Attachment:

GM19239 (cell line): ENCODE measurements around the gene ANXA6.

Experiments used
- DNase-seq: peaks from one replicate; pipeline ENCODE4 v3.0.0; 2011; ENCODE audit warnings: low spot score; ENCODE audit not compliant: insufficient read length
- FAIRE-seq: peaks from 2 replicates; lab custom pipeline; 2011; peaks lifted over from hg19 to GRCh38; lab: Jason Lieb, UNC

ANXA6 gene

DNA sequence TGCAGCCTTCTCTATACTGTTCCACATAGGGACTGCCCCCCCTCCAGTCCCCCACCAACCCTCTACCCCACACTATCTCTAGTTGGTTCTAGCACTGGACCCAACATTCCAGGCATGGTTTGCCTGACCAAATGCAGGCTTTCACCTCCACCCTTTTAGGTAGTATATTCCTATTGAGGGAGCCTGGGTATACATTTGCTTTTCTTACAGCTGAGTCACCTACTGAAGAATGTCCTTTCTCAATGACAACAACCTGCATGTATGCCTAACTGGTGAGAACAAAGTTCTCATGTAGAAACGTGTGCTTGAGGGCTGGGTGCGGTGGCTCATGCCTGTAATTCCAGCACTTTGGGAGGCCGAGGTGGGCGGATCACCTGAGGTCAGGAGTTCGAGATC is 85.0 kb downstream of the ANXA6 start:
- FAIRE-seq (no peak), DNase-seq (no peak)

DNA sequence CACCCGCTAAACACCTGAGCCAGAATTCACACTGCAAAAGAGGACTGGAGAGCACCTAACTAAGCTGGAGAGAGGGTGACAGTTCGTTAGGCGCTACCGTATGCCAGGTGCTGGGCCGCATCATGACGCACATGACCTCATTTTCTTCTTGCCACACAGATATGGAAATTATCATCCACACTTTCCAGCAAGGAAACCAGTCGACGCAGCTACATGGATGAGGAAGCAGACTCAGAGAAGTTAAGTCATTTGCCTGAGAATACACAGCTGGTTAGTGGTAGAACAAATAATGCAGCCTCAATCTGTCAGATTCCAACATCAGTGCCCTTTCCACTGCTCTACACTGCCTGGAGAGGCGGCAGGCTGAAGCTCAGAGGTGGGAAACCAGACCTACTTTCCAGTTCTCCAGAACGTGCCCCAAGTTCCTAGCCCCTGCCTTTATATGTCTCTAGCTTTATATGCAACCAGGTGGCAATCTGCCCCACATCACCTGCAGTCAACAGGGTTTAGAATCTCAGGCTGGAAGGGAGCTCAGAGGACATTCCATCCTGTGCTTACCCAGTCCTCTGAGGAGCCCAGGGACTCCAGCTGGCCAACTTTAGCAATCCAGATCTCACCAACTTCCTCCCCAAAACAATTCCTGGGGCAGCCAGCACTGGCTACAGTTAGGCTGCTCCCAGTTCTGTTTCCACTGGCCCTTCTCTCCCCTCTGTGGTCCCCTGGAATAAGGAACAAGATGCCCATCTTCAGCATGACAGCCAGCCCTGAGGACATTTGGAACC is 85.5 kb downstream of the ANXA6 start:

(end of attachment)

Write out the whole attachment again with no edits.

GM19239 (cell line): ENCODE measurements around the gene ANXA6.

Experiments used
- DNase-seq: peaks from one replicate; pipeline ENCODE4 v3.0.0; 2011; ENCODE audit warnings: low spot score; ENCODE audit not compliant: insufficient read length
- FAIRE-seq: peaks from 2 replicates; lab custom pipeline; 2011; peaks lifted over from hg19 to GRCh38; lab: Jason Lieb, UNC

ANXA6 gene

DNA sequence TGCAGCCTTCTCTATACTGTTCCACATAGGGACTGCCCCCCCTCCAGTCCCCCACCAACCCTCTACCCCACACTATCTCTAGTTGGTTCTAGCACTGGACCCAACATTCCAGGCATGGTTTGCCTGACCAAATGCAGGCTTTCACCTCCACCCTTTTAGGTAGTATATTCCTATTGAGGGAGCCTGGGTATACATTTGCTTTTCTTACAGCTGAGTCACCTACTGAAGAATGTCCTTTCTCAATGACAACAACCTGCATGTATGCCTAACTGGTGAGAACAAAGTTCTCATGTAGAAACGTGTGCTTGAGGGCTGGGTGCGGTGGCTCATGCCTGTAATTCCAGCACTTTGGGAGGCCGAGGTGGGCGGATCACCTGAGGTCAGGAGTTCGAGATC is 85.0 kb downstream of the ANXA6 start:
- FAIRE-seq (no peak), DNase-seq (no peak)

DNA sequence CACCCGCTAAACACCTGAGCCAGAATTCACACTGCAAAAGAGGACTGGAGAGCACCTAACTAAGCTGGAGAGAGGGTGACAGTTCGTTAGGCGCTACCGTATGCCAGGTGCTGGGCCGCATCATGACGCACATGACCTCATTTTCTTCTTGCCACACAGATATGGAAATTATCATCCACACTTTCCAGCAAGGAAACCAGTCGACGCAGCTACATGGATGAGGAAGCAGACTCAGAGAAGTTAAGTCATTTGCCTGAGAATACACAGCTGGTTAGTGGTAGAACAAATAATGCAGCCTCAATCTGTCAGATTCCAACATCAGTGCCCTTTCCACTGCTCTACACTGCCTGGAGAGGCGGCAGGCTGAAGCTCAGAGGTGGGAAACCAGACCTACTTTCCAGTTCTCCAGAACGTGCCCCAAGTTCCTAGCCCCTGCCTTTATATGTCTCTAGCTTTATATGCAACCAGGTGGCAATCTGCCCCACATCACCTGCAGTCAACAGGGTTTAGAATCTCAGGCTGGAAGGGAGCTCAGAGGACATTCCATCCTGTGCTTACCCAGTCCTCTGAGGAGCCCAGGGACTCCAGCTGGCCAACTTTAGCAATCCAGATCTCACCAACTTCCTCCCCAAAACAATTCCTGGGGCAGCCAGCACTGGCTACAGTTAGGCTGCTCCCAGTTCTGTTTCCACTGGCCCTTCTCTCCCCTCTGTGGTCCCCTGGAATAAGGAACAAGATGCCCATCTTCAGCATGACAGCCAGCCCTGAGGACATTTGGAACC is 85.5 kb downstream of the ANXA6 start: